The Foundations of Buddhism: Meeting Suffering with Unconditional Friendliness (hybrid)

January 5th—February 2nd

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  • $159 Program Price
  • $189 Patron Price
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This hybrid (online and in-person) course is the first in a five-part series. It offers an exploration of the nature of suffering from the perspective of the Four Marks of Existence–Impermanence (anicca), Suffering (dukkha), Selflessness (anatta) and Nirvana/Peace (nibbana)–and how we can meet suffering with maitri (unconditional friendliness).  Each class is hosted by two local instructors, and includes a recorded talk by a senior international teacher. The teachers will also guide students in the exploration and practice of Mindfulness of Body, the first of the Four Foundations of Mindfulness.

In the Buddhist tradition, the First Noble Truth consists in deeply realizing the cyclical and conditioned nature of suffering. Such suffering is changing and impermanent, and arises from infinite causes and conditions. It feels intensely personal (mine), and, in fact, is one of the bases we use to craft our identity (me and my problems), which is called “mistaking what has no self for a self”. This desynchronized state generates constant underlying fear and anxiety. When we recognize the reality of our existence as it truly is (impermanent, suffering, not mine, and without self-entity), we can experience the peace of nirvana.


About Your Teachers

Susan Gillis Chapman has been studying and practicing the Buddhist teachings for 46 years. She is the author of The Five Keys To Mindful Communication, drawn from her experience as a family therapist in bringing the teachings of contemplative psychology to our relationships. She and her husband, Jerry, also spent 9 years at Gampo Abbey, where she completed the traditional 3-year retreat and later served as retreat director.  She long served as an Acharya, or senior teacher, in Shambhala and is also on the faculty of Karuna Training.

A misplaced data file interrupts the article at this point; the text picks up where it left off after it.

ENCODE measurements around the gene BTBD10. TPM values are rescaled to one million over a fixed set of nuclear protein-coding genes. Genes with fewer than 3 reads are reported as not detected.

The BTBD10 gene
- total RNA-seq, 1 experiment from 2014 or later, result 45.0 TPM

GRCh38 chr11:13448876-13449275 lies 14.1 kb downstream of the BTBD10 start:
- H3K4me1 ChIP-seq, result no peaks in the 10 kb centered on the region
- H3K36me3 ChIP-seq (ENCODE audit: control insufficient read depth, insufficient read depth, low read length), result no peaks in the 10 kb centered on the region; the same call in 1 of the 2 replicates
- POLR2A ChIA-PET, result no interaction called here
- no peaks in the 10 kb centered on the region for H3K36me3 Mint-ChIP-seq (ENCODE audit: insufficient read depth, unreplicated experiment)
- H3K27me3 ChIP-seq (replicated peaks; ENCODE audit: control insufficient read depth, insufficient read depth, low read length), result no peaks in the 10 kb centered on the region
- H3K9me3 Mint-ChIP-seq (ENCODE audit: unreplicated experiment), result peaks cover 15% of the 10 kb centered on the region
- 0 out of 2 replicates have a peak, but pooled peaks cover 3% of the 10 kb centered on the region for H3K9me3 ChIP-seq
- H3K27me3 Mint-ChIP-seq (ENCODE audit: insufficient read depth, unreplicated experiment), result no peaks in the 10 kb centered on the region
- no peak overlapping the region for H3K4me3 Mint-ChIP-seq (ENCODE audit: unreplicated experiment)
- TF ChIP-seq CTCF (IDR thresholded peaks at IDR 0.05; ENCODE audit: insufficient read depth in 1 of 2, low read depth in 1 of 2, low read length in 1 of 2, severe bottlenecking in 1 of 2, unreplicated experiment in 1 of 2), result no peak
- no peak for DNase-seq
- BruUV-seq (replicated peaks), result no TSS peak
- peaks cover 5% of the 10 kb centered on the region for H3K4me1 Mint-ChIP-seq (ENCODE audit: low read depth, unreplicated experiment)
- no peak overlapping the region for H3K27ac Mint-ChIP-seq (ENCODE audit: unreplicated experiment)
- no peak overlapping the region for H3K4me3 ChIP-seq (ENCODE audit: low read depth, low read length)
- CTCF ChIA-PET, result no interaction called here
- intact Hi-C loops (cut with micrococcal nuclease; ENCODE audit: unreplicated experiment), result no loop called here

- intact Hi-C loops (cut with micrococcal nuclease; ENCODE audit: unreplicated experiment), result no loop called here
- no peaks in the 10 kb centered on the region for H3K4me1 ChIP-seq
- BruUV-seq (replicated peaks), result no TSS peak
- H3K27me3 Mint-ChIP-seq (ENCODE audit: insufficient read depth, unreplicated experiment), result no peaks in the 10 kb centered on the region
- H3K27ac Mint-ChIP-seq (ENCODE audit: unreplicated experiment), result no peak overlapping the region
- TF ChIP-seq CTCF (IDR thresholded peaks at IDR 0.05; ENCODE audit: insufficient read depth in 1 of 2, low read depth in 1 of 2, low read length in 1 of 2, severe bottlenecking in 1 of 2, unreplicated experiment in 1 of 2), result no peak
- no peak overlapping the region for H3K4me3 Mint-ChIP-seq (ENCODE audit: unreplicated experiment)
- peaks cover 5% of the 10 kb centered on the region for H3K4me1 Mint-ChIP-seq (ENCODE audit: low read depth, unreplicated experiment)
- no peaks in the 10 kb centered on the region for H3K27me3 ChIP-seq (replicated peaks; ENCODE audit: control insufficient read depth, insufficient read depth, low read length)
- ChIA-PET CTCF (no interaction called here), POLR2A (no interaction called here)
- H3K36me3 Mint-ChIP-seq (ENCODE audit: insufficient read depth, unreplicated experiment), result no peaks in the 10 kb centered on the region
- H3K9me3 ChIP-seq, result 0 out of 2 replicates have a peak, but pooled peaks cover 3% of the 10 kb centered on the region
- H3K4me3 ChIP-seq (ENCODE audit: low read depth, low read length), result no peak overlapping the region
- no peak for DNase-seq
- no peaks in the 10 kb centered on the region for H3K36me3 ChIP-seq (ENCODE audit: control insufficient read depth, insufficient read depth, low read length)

Fleet Maull, PhD has been a Shambhala practitioner for more than 40 years and a senior teacher since 2009. He leads Shambhala programs throughout North America, Europe and Latin America. Fleet is also a senior lineage teacher in the Zen Peacemaker and Soto Zen lineages. Fleet is a consultant, executive coach, internationally-renowned social activist and founder of numerous organizations including Prison Mindfulness Institute, Engaged Mindfulness Institute, Center for Mindfulness in Public Safety and the National Prison Hospice Association. He is the author of Dharma in Hell and Radical Responsibility: How to Move Beyond Blame, Fearlessly Live Your Highest Purpose and Become an Unstoppable Force for Good.

Colin Cordner, PhD has been a Shambhala practitioner for 13 years and a student of Buddhist meditation for 17 years. He is the Director of the Ottawa Shambhala Centre, was authorized as a meditation instructor in 2016, and is also an educator and chaplain at Carleton University (Ottawa). He is the author of various academic articles on philosophers such as Plato and Michael Polanyi, and occasional bouts of poetry.

Natalie Charron, PsyD has been been a meditation practitioner for many years, and completed her meditation instructor training in 2023. She has trained in both Tara Brach's Theravadan lineage of metta practice, and now too in the Shamabhala Buddhist lineage of shamatha practice.